Inpatient Rehabilitation Settings
Because our hospital was located in a surge area, at the outbreak of the pandemic, the inpatient beds were cleared with early discharges to leave the beds to the acute wards, in accordance with the recommendations of the members of the Archives of Physical Medicine and Rehabilitation Editorial Board.16 As suggested by McNeary et al.,14 a running list of patients who were almost ready for discharge and had good caregiver support was constantly updated. These patients and the caregivers were warned about the early discharge. The readiness for discharge was determined through Functional Independence Measure and Barthel index scores. If, after the discharge, further care was needed, the discharged patients continued to receive the treatments at home.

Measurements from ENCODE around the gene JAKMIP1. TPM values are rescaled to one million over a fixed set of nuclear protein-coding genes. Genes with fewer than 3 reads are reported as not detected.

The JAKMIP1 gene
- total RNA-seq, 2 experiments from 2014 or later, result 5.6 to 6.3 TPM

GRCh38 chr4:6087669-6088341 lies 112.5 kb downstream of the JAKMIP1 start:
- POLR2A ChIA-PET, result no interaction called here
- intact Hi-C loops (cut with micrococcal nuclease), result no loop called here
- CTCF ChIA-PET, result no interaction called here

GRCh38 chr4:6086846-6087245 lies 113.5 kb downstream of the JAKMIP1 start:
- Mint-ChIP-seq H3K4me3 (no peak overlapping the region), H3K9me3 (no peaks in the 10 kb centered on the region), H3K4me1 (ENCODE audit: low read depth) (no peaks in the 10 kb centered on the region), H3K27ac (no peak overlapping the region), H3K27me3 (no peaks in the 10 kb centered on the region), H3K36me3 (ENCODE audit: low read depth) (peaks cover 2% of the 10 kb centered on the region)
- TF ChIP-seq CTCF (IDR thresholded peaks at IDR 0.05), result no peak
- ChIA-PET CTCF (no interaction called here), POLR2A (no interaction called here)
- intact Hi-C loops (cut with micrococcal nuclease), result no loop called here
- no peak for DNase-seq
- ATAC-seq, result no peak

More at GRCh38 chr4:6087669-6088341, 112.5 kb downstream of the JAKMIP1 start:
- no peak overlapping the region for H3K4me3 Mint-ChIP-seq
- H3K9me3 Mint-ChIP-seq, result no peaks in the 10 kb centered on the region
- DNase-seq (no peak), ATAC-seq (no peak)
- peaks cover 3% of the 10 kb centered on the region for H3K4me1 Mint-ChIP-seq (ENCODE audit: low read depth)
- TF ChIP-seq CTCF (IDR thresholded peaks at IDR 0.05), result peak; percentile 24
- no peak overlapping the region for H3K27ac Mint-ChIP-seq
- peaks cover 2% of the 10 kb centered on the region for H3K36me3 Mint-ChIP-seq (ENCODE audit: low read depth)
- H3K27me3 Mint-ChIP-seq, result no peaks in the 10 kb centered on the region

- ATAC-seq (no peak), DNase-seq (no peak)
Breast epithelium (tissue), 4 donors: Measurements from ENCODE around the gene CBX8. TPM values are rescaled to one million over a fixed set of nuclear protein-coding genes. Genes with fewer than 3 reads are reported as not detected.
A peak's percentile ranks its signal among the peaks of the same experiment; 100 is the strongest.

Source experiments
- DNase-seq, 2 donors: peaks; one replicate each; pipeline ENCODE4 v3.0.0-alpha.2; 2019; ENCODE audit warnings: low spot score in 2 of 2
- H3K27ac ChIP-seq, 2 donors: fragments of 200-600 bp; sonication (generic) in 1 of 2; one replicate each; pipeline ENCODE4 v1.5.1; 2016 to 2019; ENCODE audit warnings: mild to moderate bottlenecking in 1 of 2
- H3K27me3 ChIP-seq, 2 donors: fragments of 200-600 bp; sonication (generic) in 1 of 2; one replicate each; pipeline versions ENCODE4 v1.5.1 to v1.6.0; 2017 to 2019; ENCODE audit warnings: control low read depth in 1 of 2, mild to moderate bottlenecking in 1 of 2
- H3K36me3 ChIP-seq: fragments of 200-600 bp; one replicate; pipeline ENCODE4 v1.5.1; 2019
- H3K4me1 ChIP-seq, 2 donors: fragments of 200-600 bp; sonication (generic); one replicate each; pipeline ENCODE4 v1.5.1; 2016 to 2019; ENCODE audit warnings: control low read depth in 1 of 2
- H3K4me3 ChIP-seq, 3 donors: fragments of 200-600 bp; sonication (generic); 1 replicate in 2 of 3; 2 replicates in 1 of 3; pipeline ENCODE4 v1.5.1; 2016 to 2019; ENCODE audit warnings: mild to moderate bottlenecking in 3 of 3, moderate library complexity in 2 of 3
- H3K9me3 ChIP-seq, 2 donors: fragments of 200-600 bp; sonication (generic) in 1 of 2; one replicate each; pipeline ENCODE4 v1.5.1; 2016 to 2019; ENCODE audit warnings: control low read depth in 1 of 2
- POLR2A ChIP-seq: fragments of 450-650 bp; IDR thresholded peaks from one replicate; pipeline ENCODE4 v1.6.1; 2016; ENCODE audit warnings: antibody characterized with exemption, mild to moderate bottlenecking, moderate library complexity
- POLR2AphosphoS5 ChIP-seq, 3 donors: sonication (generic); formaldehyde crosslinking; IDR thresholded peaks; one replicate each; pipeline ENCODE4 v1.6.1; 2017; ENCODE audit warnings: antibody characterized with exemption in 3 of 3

During the entire pandemic period, the personnel working in our unit (medical staff, nurses, healthcare assistants, secretarial staff, etc) had been swabbed for COVID-19 every 20 days.
Some rehabilitation residents and physicians were voluntarily reassigned to emergency activities joining multiprofessional teams, dealing mainly with triage of patients with suspicious symptoms of COVID-19 infection.
Outpatient and Home-Based Rehabilitation Services